Restaurant Review: Baku Palace

A note about my restaurant reviews: New York City counts many Eastern European restaurants scattered across the five boroughs, most of them ignored by restaurant critics and diners alike. I intend to visit as many as I can and report!

Azeri Cuisine - Baku PalaceBaku Palace, in Sheepshead Bay, is one of the very few Azeri restaurants in New York. But if you imagine a hole-in-the-wall serving kebabs with an old Caucasian singer in the corner, you’re in for a surprise. With four restaurant rooms on two floors, the place is quite massive, and covers the better part of a block. It’s also more than a restaurant: like the other big floor show ventures in Brooklyn, it turns into a night club during weekends, and offers catering and private parties.

I’ve been to Baku Palace many times over the years, and this post is long overdue. In fact, I started the review just before Hurricane Sandy last year, and then had to wait until they reopened before I could pay them one more visit. Continue reading


Restaurant Review: Apsheron

A note about my restaurant reviews: New York City counts many Eastern European restaurants scattered across the five boroughs, most of them ignored by restaurant critics and diners alike. I intend to visit as many as I can and report!

In the inland part of the Sheepshead Bay area of Brooklyn, Apsheron is an Azeri restaurant named after the peninsula where Baku is located. At times like these, when you often have to book a table a good two weeks in advance to get off-prime time seating in a not-so-desirable corner even for lunch, it’s good to know that there are still places like this, places where you can be the only customer during the whole service:

To be fair, I would imagine the restaurant gets a lot more crowded in the evening, as we heard many people telephoning to make reservations. Note also that they didn’t have an alcohol license at the time of our visit, but the owner invited us to shop at the liquor store around the corner. So this can be a go-to place for affordable “lively” dinners!

The menu mixes Azeri specialties with Russian standards and a selection of seafood dishes that seems to be common in the local Soviet restaurants, probably because, technically, we live by the sea − there are even fishing charters in Sheepshead Bay. This is also the second Azeri restaurant in New York where I’ve seen foie gras on the menu, for some unknown reason.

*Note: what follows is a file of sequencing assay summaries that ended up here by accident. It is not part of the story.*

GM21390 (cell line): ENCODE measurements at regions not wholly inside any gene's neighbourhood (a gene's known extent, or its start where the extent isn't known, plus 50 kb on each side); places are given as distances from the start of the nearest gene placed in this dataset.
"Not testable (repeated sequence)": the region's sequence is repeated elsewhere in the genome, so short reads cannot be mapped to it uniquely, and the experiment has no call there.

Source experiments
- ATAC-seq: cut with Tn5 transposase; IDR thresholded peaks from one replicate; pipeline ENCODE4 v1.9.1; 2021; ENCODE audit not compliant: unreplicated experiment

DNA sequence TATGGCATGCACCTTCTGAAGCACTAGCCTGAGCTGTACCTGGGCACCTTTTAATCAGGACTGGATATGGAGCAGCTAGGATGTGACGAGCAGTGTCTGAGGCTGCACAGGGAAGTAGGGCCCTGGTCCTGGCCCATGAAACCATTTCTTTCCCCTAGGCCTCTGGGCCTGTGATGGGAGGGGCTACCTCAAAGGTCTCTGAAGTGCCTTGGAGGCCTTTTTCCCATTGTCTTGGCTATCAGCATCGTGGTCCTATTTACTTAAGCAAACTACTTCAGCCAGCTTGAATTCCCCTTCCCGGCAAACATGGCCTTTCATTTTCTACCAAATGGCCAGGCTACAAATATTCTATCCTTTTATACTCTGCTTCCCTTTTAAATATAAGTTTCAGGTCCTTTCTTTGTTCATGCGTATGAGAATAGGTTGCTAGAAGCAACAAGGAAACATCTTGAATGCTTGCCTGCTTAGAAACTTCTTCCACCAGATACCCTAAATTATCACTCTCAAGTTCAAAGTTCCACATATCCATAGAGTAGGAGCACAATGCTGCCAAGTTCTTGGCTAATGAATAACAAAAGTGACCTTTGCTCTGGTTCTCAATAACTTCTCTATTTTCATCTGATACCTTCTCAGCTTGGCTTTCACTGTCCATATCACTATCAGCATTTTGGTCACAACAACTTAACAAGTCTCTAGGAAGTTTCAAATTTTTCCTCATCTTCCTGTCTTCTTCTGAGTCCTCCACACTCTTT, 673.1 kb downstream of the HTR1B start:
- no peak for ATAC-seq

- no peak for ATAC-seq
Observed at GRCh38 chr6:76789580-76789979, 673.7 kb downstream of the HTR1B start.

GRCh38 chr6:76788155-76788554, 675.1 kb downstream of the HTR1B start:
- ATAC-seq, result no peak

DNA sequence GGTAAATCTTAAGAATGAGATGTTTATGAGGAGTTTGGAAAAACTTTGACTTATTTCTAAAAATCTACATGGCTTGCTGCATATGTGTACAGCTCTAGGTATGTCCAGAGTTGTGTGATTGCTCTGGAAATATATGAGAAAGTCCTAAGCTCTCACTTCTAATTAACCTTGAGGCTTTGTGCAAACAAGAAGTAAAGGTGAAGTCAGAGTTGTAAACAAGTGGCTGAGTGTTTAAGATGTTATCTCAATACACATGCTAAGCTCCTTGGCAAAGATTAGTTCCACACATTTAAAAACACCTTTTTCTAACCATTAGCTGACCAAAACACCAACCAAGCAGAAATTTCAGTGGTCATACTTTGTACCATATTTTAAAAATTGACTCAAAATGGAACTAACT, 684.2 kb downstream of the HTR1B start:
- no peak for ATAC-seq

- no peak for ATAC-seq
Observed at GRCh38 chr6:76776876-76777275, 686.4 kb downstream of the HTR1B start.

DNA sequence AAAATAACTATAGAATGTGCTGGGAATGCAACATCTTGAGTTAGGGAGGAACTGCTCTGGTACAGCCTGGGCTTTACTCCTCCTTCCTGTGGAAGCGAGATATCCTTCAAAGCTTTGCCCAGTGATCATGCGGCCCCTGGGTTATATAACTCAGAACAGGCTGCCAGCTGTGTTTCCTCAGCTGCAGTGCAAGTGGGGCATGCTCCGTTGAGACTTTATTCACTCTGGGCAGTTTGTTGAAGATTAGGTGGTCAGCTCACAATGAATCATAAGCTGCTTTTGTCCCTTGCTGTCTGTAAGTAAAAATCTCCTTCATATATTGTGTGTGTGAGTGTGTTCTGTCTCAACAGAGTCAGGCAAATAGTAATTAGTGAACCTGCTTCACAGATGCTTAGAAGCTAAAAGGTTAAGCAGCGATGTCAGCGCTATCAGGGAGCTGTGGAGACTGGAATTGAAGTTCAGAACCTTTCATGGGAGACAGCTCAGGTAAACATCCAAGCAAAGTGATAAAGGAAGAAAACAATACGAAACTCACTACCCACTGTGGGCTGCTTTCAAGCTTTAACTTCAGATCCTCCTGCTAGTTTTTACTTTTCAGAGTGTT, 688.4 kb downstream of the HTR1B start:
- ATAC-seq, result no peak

The Azeri appetizers were limited to a few classics. We started with a meat kutab (not photographed), and the Baku-style eggplant, fried slices of eggplant topped with a garlic, walnut and turmeric paste; both were pretty good.

There was a good choice of soups, including piti, kharcho, kiufta-bozbash and Baku-style dushpara. We tried the latter: tiny lamb dumplings in a flavorful, though salty, herb broth:

The gyurza, dushpara’s big brother, was offered either boiled or fried. The fried version was rather disappointing, with good lamb filling but thick and dry dough:

The kebab selection is extensive. Lamb alone can be ordered as chops, ribs, cubes, or lyulya kebab. Seafood renditions include shrimp, sturgeon and salmon. There’s also chicken, liver, quail and ram testicles! And potato lyulya kebab, mashed potatoes finished on a skewer! Here’s the mixed meat kebab platter:

The lyulya kebab contained a lot of onion, which had the benefit of moistening the meat, but gave a too-strong onion taste (duh). Making a great lyulya can be much harder than it seems. The other meats were all tender and juicy, and the fries weren’t bad either.

Unfortunately, the menu didn’t feature many other Azeri entrées, save for baby lamb tongues and dzhyz-byz (fried lamb offals and potatoes). While Manhattanites are rediscovering offals in fancy restaurants, Apsheron had been serving them all along! We might have to come back another time to have an offal-centered meal.

For this time, we decided to give a try to the beef Stroganoff instead, thin strips of beef in a thick, bland mushroom sauce with lots of thyme. It was probably above average — it’s just that the average can be pretty bad. The leftovers sit unclaimed in our fridge.

And I finally got my pakhlava! I salute the effort, but personally I would have made thicker, fewer layers with more honey — I like when the pastry sticks to my fingers.

For the record, the menu also listed shaker-bura (a sweet baked dumpling) and a couple napoleons.

Cuisine: Azeri
Picks: soups, kebabs
Food: 5.5/10

Restaurant Review: Chinar on the Island